'France and Russian, in fact, require their tank crewmen to be less than five feet six inches in height, allowing manufacturers to build smaller vehicles...'
Dunnigan, How to Make War, 3rd Ed. p83.

Unless further factual evidence is produced, I'll continue to believe Dunnigan.

"...the 'Merkeva argument' is a fallacy (Isreal has built a dedicated MOUT-tank) especially if you are just going to thumb-down any counter-examples."

Sorry, but if the Soviet design philosophy was truly superior to the Western one, then the Israelis would have built a tank that looked more like the T-80 than like the M1. I think the fact that they didn't do so is significant. And your few contra examples are far outnumbered by the numerous nations who chose not to follow Soviet tank design philosophy.

"The economic discussion I can be short about: Your understanding of the soviet economy is obviously limited and I think a small pointer would suffice. The soviets had budgets, military and otherwise, how else could they have run an industrial economy (you wouldn't be able to track costs for example)."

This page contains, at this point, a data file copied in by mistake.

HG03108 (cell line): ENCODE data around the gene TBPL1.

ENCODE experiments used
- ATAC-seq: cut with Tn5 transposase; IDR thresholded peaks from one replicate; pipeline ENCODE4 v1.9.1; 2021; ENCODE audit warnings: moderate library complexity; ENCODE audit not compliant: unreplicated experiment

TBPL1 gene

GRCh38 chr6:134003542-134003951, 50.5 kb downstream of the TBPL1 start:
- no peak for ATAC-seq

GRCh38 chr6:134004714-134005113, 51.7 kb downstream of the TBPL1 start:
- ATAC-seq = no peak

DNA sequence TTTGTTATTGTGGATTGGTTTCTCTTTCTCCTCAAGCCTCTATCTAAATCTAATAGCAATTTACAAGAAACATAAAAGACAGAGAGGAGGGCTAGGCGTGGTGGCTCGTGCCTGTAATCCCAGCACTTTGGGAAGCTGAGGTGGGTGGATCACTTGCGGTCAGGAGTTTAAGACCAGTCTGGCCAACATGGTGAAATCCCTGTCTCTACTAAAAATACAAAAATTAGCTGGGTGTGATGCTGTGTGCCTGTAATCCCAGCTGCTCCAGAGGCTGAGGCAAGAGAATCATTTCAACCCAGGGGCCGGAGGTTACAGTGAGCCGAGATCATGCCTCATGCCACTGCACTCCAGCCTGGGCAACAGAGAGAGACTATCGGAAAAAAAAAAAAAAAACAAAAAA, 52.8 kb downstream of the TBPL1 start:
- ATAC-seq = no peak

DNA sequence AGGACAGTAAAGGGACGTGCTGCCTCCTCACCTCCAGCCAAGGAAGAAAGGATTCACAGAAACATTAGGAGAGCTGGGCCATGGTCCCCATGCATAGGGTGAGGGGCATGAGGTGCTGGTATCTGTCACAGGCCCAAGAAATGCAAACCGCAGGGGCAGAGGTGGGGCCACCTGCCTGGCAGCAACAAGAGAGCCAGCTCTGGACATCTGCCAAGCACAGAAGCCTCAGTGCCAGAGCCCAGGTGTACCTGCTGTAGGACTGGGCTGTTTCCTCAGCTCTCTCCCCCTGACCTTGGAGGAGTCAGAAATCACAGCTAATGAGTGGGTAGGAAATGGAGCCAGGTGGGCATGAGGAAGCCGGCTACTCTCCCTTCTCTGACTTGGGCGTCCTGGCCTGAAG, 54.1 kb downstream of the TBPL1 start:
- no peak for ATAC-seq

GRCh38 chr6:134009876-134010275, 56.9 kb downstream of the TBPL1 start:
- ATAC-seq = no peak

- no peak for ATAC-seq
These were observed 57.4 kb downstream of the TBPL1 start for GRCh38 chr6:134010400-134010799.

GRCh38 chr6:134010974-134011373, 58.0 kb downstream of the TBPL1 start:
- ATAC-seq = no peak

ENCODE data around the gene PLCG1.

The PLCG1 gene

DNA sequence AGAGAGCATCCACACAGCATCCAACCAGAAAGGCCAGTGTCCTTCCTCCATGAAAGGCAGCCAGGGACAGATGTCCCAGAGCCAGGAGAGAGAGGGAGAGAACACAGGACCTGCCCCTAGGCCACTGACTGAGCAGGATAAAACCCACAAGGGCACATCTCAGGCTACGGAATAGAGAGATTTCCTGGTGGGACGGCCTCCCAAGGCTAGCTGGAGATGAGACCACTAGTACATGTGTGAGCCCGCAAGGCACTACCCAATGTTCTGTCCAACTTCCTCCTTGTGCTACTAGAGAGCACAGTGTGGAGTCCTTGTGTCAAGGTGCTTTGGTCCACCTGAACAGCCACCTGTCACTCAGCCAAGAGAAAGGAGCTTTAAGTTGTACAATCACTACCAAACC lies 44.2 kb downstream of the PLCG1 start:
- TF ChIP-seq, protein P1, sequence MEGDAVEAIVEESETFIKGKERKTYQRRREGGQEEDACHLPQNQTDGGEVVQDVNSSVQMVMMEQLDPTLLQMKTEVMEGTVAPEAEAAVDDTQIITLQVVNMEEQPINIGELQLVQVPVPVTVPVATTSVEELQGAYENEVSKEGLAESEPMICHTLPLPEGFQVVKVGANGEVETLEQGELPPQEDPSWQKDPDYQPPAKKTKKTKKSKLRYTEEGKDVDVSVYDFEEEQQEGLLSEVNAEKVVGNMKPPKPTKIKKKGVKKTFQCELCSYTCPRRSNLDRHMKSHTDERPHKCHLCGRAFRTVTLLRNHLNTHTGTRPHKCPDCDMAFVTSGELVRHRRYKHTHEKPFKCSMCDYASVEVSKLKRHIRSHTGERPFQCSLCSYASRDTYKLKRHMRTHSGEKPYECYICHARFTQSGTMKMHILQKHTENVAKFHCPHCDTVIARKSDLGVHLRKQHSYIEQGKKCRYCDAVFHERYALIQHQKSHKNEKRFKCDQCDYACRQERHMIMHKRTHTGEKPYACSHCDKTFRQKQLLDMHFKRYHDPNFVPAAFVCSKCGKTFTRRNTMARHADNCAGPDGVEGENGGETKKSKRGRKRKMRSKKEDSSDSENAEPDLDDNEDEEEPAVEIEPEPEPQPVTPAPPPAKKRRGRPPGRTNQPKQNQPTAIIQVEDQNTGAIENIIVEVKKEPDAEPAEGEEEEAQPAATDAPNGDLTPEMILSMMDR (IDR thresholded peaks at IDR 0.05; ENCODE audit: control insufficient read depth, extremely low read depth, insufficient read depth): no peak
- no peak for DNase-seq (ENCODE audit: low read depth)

Well, I'll let the readers judge our comparative economic expertise.

A "budget" is a plan to allocate scarce resources to buy or produce goods (which include services). A budget is used to prioritize purchases so that resources are spent in the most efficient manner.

Therefore, a budget requires two things -- a reasonably accurate measure of the resources available and a reasonably accurate measure of the costs of the goods to be bought.

Soviet economic planners had neither, so they did not have a "budget" in the common sense of the word.

The did know generally how much steel or energy could be produced, and how much would go into building a tank. What they lacked, though, was any way to measure the true cost of the tank in comparison to other things.

At the national level, "cost" of something is the value it has in alternative uses.

In market economies, this value is accurately reflected in market prices. Market prices allocate scarce resources in the most efficient manner -- to produce the things that are most valuable. Prices also ensure that just enough resources are allocated to produce that thing and no more.